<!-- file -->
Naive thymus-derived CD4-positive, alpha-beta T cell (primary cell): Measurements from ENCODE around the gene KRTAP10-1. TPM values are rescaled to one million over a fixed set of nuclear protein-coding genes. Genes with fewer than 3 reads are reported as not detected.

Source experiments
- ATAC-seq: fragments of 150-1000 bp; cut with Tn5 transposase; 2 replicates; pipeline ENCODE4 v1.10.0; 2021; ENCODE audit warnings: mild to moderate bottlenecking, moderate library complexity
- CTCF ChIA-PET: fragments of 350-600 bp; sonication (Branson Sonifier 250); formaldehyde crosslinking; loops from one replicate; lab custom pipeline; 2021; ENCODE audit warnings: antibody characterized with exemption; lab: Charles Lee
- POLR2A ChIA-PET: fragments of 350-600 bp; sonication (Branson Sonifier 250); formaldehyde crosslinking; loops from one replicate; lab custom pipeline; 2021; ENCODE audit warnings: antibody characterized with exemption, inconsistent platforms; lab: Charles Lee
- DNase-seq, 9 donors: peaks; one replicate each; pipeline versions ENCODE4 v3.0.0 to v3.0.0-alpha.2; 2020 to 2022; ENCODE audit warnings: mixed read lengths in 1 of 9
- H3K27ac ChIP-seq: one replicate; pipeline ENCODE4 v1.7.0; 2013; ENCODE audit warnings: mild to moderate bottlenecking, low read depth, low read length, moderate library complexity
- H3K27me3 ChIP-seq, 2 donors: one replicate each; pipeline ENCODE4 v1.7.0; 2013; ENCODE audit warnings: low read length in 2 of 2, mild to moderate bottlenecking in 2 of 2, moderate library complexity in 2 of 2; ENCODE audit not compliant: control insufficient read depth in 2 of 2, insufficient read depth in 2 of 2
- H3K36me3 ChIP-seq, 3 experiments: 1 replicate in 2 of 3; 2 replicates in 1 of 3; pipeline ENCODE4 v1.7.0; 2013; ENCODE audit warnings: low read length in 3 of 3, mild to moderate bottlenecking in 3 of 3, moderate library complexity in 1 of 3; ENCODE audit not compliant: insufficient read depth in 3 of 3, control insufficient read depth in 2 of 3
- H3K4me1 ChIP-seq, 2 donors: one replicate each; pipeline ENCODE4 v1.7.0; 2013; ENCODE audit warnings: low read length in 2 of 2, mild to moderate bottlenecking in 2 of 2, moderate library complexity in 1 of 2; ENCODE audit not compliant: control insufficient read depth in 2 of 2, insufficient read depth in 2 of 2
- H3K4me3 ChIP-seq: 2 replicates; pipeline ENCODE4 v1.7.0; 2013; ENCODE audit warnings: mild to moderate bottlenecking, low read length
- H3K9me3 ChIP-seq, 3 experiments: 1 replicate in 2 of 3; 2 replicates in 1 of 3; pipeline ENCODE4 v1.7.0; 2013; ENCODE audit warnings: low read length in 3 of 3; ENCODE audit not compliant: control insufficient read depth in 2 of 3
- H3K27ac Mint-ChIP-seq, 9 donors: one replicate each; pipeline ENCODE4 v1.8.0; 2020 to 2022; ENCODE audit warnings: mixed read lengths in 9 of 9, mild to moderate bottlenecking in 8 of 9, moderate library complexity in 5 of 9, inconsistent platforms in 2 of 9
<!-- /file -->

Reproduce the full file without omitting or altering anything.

Naive thymus-derived CD4-positive, alpha-beta T cell (primary cell): Measurements from ENCODE around the gene KRTAP10-1. TPM values are rescaled to one million over a fixed set of nuclear protein-coding genes. Genes with fewer than 3 reads are reported as not detected.

Source experiments
- ATAC-seq: fragments of 150-1000 bp; cut with Tn5 transposase; 2 replicates; pipeline ENCODE4 v1.10.0; 2021; ENCODE audit warnings: mild to moderate bottlenecking, moderate library complexity
- CTCF ChIA-PET: fragments of 350-600 bp; sonication (Branson Sonifier 250); formaldehyde crosslinking; loops from one replicate; lab custom pipeline; 2021; ENCODE audit warnings: antibody characterized with exemption; lab: Charles Lee
- POLR2A ChIA-PET: fragments of 350-600 bp; sonication (Branson Sonifier 250); formaldehyde crosslinking; loops from one replicate; lab custom pipeline; 2021; ENCODE audit warnings: antibody characterized with exemption, inconsistent platforms; lab: Charles Lee
- DNase-seq, 9 donors: peaks; one replicate each; pipeline versions ENCODE4 v3.0.0 to v3.0.0-alpha.2; 2020 to 2022; ENCODE audit warnings: mixed read lengths in 1 of 9
- H3K27ac ChIP-seq: one replicate; pipeline ENCODE4 v1.7.0; 2013; ENCODE audit warnings: mild to moderate bottlenecking, low read depth, low read length, moderate library complexity
- H3K27me3 ChIP-seq, 2 donors: one replicate each; pipeline ENCODE4 v1.7.0; 2013; ENCODE audit warnings: low read length in 2 of 2, mild to moderate bottlenecking in 2 of 2, moderate library complexity in 2 of 2; ENCODE audit not compliant: control insufficient read depth in 2 of 2, insufficient read depth in 2 of 2
- H3K36me3 ChIP-seq, 3 experiments: 1 replicate in 2 of 3; 2 replicates in 1 of 3; pipeline ENCODE4 v1.7.0; 2013; ENCODE audit warnings: low read length in 3 of 3, mild to moderate bottlenecking in 3 of 3, moderate library complexity in 1 of 3; ENCODE audit not compliant: insufficient read depth in 3 of 3, control insufficient read depth in 2 of 3
- H3K4me1 ChIP-seq, 2 donors: one replicate each; pipeline ENCODE4 v1.7.0; 2013; ENCODE audit warnings: low read length in 2 of 2, mild to moderate bottlenecking in 2 of 2, moderate library complexity in 1 of 2; ENCODE audit not compliant: control insufficient read depth in 2 of 2, insufficient read depth in 2 of 2
- H3K4me3 ChIP-seq: 2 replicates; pipeline ENCODE4 v1.7.0; 2013; ENCODE audit warnings: mild to moderate bottlenecking, low read length
- H3K9me3 ChIP-seq, 3 experiments: 1 replicate in 2 of 3; 2 replicates in 1 of 3; pipeline ENCODE4 v1.7.0; 2013; ENCODE audit warnings: low read length in 3 of 3; ENCODE audit not compliant: control insufficient read depth in 2 of 3
- H3K27ac Mint-ChIP-seq, 9 donors: one replicate each; pipeline ENCODE4 v1.8.0; 2020 to 2022; ENCODE audit warnings: mixed read lengths in 9 of 9, mild to moderate bottlenecking in 8 of 9, moderate library complexity in 5 of 9, inconsistent platforms in 2 of 9